Our Commander In Chief

November 2, 2008

Glenn Greenwald has a great piece in Salon today on the militarization of America and, in particular, the growing use of the term “our Commander-in-Chief” to refer to the president.

I can’t really improve on what Greenwald has to say (and the quotes he musters from politicians is eye-opening). I will say, though, that the increasing militarization of the United States has not been lost on us here at Moxie’s World. After September 11, 2001, we were told that we are a nation at war. It is now November 2008. More than 7 years later. We have supposedly been at war for that entire time, with no end even remotely in sight. How may times in US history has this country been “at war” for such an enormous length of time? World War II lasted from December 1941 until August 1945, so 3 years 8 months, or have the time of the current period of so-called war. The Civil War lasted from April 1861 until April 1865 – 4 years. The US maintained troop levels higher than 100,000 in Vietnam from 1965 until 1971 – roughly 7 years (we had only 23,000 troops there in 1964 and 24,000 in 1972, so less than 20% of our current forces in Iraq). The Revolutionary War lasted from April 1775 to October 1781. 6 1/2 years. The bottom line is that there is NO PARALLEL to this period in American history. None.

George W. Bush has spent essentially his entire presidency as a so-called wartime president. He took office in late January 2001, and by mid-September we were ‘at war.’ We’ve had US military personnel in combat operations in Iraq for 5 1/2 years, with a lot longer to go. The only parallel is Vietnam (not something you want to be a parallel to). The difference, however, is that Iraq is scarcely front and center in our political discourse anymore. We actually have OTHER WARS going on right now to obsessess over – Afghanistan, the Global War On Terror – and have a couple more on the burner – Iran, Syria, Pakistan, Georgia, North Korea, who knows where else.

We’ve heard again and again about what a dangerous world we live in and what dangerous times these are. They call for extraordinary measures. They call for the concentration of a great deal of power in the person of our Commander-in Chief. Exactly what is so dangerous about the world now that categorically separates it from other periods of American history? The American Revolution has to be considered to most dangerous period, as the very existence of the Republic was in dire jeopardy. The War of 1812 saw a massive invasion of the United States and likewise put into serious doubt our continued existence. The Southern rebellion during the Civil War quite nearly succeeded in tearing the country apart for good. The Nazis in WWII threatened the entire world, and that war saw the deaths of many tens of millions. The Cold War put the continued existence of humanity itself at risk. Yet now, with the US’s existence secured, the country united, the Nazis defeated, the Soviets no more, the US without any peers on this planet in terms of military capability, now all of a sudden we live in the most dangerous of times? Or is it that we live in the most paranoid of times?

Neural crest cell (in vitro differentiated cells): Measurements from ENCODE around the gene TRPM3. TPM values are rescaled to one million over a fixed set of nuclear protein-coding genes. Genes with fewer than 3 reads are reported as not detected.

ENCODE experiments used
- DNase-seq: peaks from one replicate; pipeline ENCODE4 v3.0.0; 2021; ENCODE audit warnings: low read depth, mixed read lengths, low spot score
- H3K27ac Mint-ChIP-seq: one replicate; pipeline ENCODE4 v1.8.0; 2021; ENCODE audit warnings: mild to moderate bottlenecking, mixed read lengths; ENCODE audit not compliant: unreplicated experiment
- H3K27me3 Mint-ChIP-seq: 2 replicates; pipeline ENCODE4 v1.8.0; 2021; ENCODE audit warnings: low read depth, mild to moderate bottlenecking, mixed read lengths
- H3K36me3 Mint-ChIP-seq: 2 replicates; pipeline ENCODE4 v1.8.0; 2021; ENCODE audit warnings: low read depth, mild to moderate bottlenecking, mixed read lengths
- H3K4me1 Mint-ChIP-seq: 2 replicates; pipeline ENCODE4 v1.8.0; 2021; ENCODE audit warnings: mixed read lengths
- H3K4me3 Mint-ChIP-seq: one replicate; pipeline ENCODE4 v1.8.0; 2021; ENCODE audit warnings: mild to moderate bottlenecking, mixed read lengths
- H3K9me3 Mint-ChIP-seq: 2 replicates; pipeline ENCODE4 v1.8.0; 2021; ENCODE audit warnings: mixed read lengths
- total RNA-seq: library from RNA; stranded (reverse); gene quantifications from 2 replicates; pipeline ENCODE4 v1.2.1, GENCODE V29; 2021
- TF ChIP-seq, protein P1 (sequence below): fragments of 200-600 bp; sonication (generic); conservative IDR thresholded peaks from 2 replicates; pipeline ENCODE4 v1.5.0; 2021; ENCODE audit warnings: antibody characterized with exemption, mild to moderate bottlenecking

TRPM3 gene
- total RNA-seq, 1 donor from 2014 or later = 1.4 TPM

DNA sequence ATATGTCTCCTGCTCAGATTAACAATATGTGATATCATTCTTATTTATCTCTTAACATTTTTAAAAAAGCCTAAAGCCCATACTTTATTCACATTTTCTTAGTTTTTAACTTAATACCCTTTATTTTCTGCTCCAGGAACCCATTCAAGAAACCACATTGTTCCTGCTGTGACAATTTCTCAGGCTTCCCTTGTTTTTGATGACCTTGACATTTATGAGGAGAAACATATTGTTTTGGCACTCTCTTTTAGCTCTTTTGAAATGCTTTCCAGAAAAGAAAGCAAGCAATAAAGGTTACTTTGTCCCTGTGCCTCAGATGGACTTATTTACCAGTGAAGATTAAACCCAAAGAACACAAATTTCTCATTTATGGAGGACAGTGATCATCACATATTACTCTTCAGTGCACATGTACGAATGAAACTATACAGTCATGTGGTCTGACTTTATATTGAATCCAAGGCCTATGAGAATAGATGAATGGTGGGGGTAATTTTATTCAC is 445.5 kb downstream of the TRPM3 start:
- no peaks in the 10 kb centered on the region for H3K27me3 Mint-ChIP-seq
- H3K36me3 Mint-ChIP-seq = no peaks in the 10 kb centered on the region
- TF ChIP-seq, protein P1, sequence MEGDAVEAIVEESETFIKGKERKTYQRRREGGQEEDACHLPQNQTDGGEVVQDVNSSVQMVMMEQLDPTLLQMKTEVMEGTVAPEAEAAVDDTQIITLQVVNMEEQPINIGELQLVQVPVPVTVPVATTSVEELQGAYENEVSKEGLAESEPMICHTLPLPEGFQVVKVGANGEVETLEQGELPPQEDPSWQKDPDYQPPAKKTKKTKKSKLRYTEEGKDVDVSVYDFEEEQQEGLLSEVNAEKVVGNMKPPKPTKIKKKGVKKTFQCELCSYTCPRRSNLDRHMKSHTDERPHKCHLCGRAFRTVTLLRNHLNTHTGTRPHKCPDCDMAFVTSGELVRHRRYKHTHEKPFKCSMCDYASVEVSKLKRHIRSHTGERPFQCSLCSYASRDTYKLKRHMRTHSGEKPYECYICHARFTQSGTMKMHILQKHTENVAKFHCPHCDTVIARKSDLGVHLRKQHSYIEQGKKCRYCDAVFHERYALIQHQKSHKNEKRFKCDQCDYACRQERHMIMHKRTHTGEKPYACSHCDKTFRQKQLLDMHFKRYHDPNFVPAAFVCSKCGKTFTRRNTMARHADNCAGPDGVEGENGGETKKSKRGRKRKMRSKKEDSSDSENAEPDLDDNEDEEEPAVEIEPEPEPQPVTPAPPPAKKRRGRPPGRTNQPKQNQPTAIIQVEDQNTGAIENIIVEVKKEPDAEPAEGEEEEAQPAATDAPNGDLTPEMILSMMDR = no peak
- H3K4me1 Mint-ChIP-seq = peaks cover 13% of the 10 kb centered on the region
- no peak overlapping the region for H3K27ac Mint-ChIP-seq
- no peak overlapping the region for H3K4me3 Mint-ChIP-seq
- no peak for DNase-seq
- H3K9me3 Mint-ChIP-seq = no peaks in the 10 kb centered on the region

There are terrorists out there that would kill us. How is that new? Were there not ALWAYS terrorists out there that would kill us all? Were there not always terrorists RIGHT HERE IN THE US that would kill us all if they could? William Ayers was supposedly a ‘domestic terrorist’ in the 1960s. Timothy McVeigh blew up the federal bldg in Oklahoma City in the 1990s. The guy behind the anthrax attacks wasn’t bin Laden, it was a middle-American, Republican-voting, patriotic (self-defined, of course) American who would be cheering right now with the rest of them at Palin rallies. None of this is new.

What is new is referring to the president as “our Commander-in-Chief.” Here’s the US Constitution:

“The President shall be Commander in Chief of the Army and Navy of the United States, and of the Militia of the several States, when called into the actual Service of the United States.”

He’s the commander of the military – in other words, the military is under civilian control. That’s the import of this passage. But we’ve taken that (RECENTLY!) and have transformed it into having some sort of generalissimo commander of the country. Bush landed on the deck of an aircraft carrier and gave a speech in a uniform. When I think of leaders who wore uniforms, I think of Stalin, Pinochet, DeGaulle. FDR and Truman wore suits. Even at the height of the Second World War they didn’t salute US troops and don uniforms, and the public didn’t refer to them as Our Commander In Chief or Il Duce or anything else. Our ENEMIES called THEIR LEADERS such things. Reagan, by the way, was the first US president to salute troops. Washington himself did not do that.

The first two people I heard using the term “OUR” Commander-In-Chief were Ann Coulter and Britney Spears. I shit you not. Now it’s everybody.

These are VERY far from the most dangerous times our country has experienced. VERY FAR. Muslim Terrorist Socialist Atheists are not going to invade and take over our country next week from Iran and Cuba. This is not some twisted version of the movie Red Dawn.

And more than 7 years of war is enough.

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